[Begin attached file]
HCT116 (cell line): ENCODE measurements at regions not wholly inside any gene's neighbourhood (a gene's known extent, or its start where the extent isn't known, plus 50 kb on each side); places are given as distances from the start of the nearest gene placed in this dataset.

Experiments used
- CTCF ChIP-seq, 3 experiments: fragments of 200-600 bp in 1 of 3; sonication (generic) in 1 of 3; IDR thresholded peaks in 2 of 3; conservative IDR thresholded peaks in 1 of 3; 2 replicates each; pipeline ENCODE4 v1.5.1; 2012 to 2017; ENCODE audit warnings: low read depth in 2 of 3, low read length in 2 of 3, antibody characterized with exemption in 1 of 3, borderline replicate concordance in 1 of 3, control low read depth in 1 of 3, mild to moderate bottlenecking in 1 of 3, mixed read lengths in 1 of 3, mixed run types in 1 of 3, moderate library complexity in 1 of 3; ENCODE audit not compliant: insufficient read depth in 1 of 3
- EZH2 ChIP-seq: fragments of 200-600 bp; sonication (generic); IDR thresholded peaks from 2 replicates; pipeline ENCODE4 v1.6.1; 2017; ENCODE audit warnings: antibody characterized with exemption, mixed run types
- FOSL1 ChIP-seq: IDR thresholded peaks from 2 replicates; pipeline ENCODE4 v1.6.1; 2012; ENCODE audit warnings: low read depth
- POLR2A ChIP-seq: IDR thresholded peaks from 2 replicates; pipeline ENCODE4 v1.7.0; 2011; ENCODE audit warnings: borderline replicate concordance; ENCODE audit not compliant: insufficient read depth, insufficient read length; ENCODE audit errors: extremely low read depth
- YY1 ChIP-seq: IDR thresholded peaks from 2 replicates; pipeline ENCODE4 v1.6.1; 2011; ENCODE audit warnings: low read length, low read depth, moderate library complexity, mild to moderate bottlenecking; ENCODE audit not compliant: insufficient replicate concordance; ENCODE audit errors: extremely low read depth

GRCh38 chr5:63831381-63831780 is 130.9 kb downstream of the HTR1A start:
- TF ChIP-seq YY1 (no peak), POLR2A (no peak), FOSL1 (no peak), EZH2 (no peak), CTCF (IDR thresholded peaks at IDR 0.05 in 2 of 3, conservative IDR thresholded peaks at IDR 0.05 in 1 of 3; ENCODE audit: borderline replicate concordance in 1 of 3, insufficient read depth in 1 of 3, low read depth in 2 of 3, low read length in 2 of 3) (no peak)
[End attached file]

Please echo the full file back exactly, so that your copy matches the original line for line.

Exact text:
HCT116 (cell line): ENCODE measurements at regions not wholly inside any gene's neighbourhood (a gene's known extent, or its start where the extent isn't known, plus 50 kb on each side); places are given as distances from the start of the nearest gene placed in this dataset.

Experiments used
- CTCF ChIP-seq, 3 experiments: fragments of 200-600 bp in 1 of 3; sonication (generic) in 1 of 3; IDR thresholded peaks in 2 of 3; conservative IDR thresholded peaks in 1 of 3; 2 replicates each; pipeline ENCODE4 v1.5.1; 2012 to 2017; ENCODE audit warnings: low read depth in 2 of 3, low read length in 2 of 3, antibody characterized with exemption in 1 of 3, borderline replicate concordance in 1 of 3, control low read depth in 1 of 3, mild to moderate bottlenecking in 1 of 3, mixed read lengths in 1 of 3, mixed run types in 1 of 3, moderate library complexity in 1 of 3; ENCODE audit not compliant: insufficient read depth in 1 of 3
- EZH2 ChIP-seq: fragments of 200-600 bp; sonication (generic); IDR thresholded peaks from 2 replicates; pipeline ENCODE4 v1.6.1; 2017; ENCODE audit warnings: antibody characterized with exemption, mixed run types
- FOSL1 ChIP-seq: IDR thresholded peaks from 2 replicates; pipeline ENCODE4 v1.6.1; 2012; ENCODE audit warnings: low read depth
- POLR2A ChIP-seq: IDR thresholded peaks from 2 replicates; pipeline ENCODE4 v1.7.0; 2011; ENCODE audit warnings: borderline replicate concordance; ENCODE audit not compliant: insufficient read depth, insufficient read length; ENCODE audit errors: extremely low read depth
- YY1 ChIP-seq: IDR thresholded peaks from 2 replicates; pipeline ENCODE4 v1.6.1; 2011; ENCODE audit warnings: low read length, low read depth, moderate library complexity, mild to moderate bottlenecking; ENCODE audit not compliant: insufficient replicate concordance; ENCODE audit errors: extremely low read depth

GRCh38 chr5:63831381-63831780 is 130.9 kb downstream of the HTR1A start:
- TF ChIP-seq YY1 (no peak), POLR2A (no peak), FOSL1 (no peak), EZH2 (no peak), CTCF (IDR thresholded peaks at IDR 0.05 in 2 of 3, conservative IDR thresholded peaks at IDR 0.05 in 1 of 3; ENCODE audit: borderline replicate concordance in 1 of 3, insufficient read depth in 1 of 3, low read depth in 2 of 3, low read length in 2 of 3) (no peak)